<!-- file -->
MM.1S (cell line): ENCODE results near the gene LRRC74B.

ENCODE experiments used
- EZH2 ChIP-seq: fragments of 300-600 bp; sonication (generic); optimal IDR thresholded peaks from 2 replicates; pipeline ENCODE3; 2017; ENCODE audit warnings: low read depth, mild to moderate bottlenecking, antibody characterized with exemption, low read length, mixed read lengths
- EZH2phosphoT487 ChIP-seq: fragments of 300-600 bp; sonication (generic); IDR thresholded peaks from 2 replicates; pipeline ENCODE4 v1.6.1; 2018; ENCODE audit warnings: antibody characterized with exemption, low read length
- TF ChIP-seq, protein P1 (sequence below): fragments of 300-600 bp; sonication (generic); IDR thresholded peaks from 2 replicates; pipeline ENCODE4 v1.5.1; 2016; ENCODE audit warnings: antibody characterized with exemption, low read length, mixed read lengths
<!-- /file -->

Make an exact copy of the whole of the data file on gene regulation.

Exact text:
MM.1S (cell line): ENCODE results near the gene LRRC74B.

ENCODE experiments used
- EZH2 ChIP-seq: fragments of 300-600 bp; sonication (generic); optimal IDR thresholded peaks from 2 replicates; pipeline ENCODE3; 2017; ENCODE audit warnings: low read depth, mild to moderate bottlenecking, antibody characterized with exemption, low read length, mixed read lengths
- EZH2phosphoT487 ChIP-seq: fragments of 300-600 bp; sonication (generic); IDR thresholded peaks from 2 replicates; pipeline ENCODE4 v1.6.1; 2018; ENCODE audit warnings: antibody characterized with exemption, low read length
- TF ChIP-seq, protein P1 (sequence below): fragments of 300-600 bp; sonication (generic); IDR thresholded peaks from 2 replicates; pipeline ENCODE4 v1.5.1; 2016; ENCODE audit warnings: antibody characterized with exemption, low read length, mixed read lengths